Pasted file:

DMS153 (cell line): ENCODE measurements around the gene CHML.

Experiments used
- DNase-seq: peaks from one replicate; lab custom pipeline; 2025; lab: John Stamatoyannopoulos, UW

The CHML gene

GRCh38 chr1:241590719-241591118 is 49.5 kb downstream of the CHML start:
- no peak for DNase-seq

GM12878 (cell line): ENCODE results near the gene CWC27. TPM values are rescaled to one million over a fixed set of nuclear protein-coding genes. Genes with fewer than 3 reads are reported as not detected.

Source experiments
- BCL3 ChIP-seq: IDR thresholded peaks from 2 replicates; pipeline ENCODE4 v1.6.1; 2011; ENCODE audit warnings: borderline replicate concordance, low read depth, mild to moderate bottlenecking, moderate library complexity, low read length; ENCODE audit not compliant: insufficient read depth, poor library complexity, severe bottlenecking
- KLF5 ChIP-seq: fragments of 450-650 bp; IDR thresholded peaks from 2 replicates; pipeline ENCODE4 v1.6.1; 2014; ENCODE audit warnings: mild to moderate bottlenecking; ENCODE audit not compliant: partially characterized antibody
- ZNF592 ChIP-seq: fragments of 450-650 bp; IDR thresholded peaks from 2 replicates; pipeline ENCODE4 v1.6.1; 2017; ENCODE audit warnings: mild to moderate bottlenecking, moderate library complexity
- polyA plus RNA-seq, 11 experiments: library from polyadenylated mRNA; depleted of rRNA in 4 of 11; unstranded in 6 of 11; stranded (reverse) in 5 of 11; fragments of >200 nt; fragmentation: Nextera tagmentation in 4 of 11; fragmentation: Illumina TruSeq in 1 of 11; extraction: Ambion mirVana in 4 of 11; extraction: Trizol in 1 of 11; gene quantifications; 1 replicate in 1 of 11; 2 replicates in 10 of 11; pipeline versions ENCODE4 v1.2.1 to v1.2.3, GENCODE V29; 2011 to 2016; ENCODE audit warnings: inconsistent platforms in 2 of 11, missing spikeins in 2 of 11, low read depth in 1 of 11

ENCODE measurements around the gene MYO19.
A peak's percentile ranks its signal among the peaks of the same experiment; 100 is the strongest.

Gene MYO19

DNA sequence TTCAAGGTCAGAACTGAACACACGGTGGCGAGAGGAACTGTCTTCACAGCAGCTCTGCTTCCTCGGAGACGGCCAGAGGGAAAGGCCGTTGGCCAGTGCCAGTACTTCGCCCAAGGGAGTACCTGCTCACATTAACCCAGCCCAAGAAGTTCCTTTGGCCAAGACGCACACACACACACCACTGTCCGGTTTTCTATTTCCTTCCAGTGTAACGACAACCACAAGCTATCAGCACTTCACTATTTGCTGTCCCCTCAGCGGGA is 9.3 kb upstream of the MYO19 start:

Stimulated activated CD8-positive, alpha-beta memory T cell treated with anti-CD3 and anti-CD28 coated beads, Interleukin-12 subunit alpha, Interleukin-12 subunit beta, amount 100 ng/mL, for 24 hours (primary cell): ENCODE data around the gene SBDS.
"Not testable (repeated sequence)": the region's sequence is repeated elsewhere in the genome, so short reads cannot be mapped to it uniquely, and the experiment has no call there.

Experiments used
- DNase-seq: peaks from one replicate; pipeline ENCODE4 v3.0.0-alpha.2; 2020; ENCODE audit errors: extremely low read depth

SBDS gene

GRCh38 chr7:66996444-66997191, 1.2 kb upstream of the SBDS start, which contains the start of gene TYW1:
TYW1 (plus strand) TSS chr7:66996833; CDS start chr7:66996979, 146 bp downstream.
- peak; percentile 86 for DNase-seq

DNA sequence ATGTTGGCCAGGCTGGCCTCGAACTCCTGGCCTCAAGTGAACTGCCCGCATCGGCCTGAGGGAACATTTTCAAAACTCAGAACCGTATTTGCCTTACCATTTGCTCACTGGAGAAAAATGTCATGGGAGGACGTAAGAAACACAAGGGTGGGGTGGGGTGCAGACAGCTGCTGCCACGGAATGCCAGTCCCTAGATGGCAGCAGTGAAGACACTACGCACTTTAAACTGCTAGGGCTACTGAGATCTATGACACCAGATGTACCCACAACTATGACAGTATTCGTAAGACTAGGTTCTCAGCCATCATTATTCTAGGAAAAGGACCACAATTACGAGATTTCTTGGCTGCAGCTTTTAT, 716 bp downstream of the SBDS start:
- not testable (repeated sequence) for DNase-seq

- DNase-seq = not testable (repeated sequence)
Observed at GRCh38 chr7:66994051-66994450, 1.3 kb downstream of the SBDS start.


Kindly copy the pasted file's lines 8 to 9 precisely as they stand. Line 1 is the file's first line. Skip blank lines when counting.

Source experiments
- BCL3 ChIP-seq: IDR thresholded peaks from 2 replicates; pipeline ENCODE4 v1.6.1; 2011; ENCODE audit warnings: borderline replicate concordance, low read depth, mild to moderate bottlenecking, moderate library complexity, low read length; ENCODE audit not compliant: insufficient read depth, poor library complexity, severe bottlenecking